“All of these impact one upon the other. Nobody can say that because we have seven and a half growth rate in one quarter, which if you look at it well it’s the campaign spending,” he explained.
Marcos also noted lacking in the Aquino administration’s economic thrusts is pulling in foreign direct investments (FDI).
“We cannot rest on our laurels and depend only on the development of the consumer side of our economy, which is what happening now because we are depending purely on remittances. We have to make public investments so that the economy will grow on its own and we are not dependent upon these very volatile investors that come in. We need foreign direct investment, we need capital investment, that’s the key to development,” he said.
“And you start the discussion on power, that is the key element. And whenever you talk to the chambers of commerce, talk to individual investors, the issue of brownouts and the lack of power and the expensive, the high price of power in the Philippines is always a factor they will raise,” he said.
The reason why the country’s economic growth has not trickled down to the poor is because it’s purely consumer driven, Marcos said.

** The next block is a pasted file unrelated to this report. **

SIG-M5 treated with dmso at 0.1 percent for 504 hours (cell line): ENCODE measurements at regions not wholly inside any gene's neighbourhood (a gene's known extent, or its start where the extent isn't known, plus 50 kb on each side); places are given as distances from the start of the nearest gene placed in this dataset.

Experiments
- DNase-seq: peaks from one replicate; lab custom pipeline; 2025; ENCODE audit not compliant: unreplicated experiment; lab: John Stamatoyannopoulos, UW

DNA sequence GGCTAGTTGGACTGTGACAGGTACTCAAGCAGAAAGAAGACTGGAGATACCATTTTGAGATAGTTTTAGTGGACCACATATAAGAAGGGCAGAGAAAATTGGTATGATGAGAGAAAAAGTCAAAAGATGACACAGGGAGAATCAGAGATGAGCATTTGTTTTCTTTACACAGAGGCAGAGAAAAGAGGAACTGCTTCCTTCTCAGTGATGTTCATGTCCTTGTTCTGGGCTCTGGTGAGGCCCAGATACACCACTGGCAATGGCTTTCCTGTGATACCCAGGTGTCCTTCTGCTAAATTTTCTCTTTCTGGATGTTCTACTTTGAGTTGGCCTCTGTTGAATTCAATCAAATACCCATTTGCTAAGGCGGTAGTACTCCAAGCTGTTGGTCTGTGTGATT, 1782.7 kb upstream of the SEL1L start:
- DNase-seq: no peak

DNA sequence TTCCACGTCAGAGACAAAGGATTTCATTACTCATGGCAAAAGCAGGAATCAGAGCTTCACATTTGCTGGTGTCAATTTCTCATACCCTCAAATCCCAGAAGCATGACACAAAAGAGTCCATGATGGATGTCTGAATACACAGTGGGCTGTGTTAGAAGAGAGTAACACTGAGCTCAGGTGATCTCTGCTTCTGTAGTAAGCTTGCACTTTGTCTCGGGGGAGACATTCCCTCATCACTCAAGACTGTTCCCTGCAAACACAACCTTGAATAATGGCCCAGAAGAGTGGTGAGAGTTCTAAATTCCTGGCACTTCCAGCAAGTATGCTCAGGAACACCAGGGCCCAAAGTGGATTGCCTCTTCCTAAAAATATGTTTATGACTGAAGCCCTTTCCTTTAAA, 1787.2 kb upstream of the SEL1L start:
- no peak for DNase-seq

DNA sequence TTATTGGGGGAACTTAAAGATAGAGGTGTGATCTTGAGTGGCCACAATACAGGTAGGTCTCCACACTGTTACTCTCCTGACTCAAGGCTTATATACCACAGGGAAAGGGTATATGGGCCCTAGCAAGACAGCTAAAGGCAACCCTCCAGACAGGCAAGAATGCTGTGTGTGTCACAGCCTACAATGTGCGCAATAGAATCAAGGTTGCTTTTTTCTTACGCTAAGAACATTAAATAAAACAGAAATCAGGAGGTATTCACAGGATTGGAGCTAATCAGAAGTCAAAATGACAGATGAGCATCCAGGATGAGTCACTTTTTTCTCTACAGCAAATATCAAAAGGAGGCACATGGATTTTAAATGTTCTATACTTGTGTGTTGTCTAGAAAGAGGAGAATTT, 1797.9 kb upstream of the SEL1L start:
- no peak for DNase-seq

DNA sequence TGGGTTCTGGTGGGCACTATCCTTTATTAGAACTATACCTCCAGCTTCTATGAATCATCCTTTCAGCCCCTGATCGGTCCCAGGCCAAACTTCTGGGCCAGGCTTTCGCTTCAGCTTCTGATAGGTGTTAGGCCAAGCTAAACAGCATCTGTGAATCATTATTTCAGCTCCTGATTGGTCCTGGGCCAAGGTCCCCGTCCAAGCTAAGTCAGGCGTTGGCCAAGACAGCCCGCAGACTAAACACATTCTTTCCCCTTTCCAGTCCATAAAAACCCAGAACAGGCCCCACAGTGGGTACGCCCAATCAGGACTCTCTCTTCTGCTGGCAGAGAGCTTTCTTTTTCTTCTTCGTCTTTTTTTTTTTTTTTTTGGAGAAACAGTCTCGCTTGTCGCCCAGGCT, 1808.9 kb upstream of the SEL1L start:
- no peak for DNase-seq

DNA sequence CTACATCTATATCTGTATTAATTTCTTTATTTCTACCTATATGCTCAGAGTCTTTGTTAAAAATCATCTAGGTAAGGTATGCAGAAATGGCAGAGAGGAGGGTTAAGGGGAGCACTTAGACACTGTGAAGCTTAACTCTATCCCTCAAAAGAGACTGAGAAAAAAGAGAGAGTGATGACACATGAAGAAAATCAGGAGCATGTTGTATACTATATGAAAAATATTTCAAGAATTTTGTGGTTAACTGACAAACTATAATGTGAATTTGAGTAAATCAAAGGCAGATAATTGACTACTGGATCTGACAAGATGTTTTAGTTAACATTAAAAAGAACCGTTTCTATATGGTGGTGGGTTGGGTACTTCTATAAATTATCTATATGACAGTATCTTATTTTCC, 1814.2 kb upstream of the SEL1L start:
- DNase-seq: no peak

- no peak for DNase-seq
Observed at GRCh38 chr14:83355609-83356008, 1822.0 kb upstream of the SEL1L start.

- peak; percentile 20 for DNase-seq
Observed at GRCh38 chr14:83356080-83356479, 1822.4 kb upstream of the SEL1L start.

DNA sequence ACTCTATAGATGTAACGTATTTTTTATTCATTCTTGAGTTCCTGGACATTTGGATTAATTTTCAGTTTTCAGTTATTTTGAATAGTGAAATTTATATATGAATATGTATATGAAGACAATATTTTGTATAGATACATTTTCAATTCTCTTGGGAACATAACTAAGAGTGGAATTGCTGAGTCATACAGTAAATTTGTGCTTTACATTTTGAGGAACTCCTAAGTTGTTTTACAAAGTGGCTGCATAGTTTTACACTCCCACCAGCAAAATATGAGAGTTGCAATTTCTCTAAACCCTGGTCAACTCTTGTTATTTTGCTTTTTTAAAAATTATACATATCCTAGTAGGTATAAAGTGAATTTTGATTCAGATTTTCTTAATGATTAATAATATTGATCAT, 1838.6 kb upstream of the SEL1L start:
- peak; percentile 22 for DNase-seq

“Those benefitting are the malls, and some services but there is no new industries being put up, there is no capital investment coming to the Philippines, hardly any new businesses are put up,” he said.
“You have to find a solution (for the power problem). Otherwise nothing happens. We will not get a significant amount of foreign investments which is what we need. We need direct foreign investments and investments in capital investments, starting businesses, in making present businesses global,” he said.
“Investors are reluctant because of the high cost and shortage of power supply. So they usually decide to take their business where electricity supply is reliable. We are the last in that list in terms of preference,” he said.
An electricity outage that blacked out large swathes of Luzon for up to eight hours last month highlighted the worries about a potential power crisis that could undermine the fast-growing economy.
Predictions that electricity demand will outstrip government forecasts have raised fears over the impact on the expansion of industries such as call centers, tourism and gaming.
A raft of private firms has rushed in recent months to put some $9 billion of new plants on the drawing board, but lead times for construction are around three years and environmental opposition to coal-fired plants is already sparking delays.
“Power plants will be put up, the only question is will they be put up fast enough to meet the demand,” John Forbes, a consultant with the American Chamber of Commerce of the Philippines, said.
“We are talking about long-gestation projects. If no new power plants are built, by 2016 we are in for a big problem,” says Sergio Ortiz-Luis, president of the Philippine Exporters Confederation.
The call center industry, which employs 600,000 workers, is aiming to grow at 15 percent a year for revenue of $15 billion by 2016, said the Philippines Contact Centre Association.